10. Hi Rob, I'll approach this from the other side - as you may know, I've been fighting a blood cancer (lymphoma) since 2002. I had a nice 12 year remission after the first go, but it came back (as they said it would) in early 2015. Back on the chemo, which I will finish up in July of this year. One of the lovely elixirs that they pump into my veins is made from the same stuff that mustard gas is made from. Nasty stuff. Strange how things that kill people can also save people. I know that throughout my "journey" I never wanted people to feel sorry for me. Everyone's different, of course, but I always wanted it out in the open, I wanted people to talk about it, heck, I even joke about it. I suppose this is my coping mechanism. When I was first diagnosed (stage IV at that), the wife and kids were crying, it was a bloody awful thing. And it put real fear in me - and I didn't like that one bit, so I did (and do) everything I can to make sure the fear doesn't come back. Keep positive, look forward, and do what needs to be done. Your friend may not feel this way, but I'm willing to bet she doesn't like the fear either. Do what you can to keep it away from her. For what it's worth... Cheers, Bill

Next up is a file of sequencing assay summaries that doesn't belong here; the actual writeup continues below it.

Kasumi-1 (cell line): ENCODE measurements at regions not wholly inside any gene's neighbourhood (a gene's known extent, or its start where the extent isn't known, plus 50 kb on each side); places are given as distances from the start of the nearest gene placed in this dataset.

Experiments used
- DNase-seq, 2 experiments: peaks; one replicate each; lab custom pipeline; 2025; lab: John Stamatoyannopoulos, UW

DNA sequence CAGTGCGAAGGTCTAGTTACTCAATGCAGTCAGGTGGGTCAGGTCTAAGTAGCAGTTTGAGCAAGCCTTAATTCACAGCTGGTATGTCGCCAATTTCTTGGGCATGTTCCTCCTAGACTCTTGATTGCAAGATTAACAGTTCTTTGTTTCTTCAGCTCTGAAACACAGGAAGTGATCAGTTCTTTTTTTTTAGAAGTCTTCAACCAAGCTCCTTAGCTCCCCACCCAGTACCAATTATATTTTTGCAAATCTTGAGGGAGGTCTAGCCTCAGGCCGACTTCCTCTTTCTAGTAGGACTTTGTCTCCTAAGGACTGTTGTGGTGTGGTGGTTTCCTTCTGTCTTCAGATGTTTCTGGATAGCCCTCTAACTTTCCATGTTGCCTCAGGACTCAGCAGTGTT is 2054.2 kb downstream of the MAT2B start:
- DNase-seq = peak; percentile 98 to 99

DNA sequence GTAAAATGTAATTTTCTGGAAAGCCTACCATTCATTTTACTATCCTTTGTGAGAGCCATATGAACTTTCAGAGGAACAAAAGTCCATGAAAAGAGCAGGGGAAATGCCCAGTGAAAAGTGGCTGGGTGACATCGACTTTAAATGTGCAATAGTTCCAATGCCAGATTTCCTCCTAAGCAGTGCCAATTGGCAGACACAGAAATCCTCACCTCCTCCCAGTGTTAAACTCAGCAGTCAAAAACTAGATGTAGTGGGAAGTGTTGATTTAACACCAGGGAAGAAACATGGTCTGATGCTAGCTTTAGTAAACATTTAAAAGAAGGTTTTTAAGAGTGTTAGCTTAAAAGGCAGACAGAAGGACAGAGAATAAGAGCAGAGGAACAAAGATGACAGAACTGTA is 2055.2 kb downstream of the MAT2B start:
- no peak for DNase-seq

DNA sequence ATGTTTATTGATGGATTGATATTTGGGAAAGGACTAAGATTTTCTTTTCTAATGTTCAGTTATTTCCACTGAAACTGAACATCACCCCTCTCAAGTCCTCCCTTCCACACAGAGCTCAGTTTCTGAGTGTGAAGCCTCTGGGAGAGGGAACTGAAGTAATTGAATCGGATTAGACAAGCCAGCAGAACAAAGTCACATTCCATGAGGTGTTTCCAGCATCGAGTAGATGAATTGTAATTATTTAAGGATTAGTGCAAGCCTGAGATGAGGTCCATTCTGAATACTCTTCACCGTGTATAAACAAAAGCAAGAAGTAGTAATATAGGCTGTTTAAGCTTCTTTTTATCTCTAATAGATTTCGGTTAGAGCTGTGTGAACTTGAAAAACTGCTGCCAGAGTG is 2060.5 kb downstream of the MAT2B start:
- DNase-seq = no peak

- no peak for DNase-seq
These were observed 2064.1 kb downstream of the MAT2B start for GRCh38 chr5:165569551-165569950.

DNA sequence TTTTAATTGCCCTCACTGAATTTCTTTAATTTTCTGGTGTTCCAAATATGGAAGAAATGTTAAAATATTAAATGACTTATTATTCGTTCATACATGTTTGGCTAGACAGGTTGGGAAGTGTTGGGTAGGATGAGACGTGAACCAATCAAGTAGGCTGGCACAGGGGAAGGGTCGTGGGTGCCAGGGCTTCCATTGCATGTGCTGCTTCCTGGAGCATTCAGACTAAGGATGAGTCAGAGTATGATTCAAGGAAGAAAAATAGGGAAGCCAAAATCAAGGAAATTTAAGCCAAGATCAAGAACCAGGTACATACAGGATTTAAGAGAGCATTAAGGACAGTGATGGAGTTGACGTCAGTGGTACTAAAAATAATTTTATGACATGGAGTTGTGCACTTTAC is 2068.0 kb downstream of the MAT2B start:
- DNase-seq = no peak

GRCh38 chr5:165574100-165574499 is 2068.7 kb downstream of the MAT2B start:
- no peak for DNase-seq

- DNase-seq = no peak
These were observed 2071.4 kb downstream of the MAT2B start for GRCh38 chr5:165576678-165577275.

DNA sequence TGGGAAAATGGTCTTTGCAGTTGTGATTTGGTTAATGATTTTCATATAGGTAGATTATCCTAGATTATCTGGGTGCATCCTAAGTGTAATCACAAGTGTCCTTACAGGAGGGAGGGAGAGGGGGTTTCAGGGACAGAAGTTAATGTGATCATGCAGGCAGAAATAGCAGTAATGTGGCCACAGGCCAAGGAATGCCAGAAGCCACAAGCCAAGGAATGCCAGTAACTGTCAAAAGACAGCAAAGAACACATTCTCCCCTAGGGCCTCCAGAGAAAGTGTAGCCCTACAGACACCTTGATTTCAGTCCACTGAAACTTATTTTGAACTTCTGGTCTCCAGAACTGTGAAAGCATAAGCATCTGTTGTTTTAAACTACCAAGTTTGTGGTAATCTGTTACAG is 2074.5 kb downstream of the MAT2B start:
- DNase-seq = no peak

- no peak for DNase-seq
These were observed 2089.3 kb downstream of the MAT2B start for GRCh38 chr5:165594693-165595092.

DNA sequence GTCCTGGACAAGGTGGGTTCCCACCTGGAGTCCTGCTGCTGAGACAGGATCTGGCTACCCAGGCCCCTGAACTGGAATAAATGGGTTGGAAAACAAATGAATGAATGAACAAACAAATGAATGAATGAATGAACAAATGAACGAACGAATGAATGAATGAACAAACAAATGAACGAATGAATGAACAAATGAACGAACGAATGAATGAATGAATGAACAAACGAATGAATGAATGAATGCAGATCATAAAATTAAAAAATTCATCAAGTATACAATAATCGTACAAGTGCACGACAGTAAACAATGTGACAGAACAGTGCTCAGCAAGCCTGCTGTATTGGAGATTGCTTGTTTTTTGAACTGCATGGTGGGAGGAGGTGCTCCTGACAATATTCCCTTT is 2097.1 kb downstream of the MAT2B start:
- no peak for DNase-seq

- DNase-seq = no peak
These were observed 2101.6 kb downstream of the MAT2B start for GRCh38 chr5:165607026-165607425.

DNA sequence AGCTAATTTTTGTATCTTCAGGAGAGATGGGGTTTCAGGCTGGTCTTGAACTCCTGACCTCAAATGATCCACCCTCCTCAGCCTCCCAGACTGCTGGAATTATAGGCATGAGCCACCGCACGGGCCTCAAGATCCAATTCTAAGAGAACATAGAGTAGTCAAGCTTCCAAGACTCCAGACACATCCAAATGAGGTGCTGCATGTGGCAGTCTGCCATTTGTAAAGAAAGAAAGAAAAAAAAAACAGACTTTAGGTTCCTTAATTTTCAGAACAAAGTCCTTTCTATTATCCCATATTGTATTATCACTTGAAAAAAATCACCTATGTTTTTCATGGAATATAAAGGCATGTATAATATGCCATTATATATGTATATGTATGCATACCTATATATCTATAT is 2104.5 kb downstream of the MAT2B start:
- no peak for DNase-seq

11. Nicely done! Cheers, Bill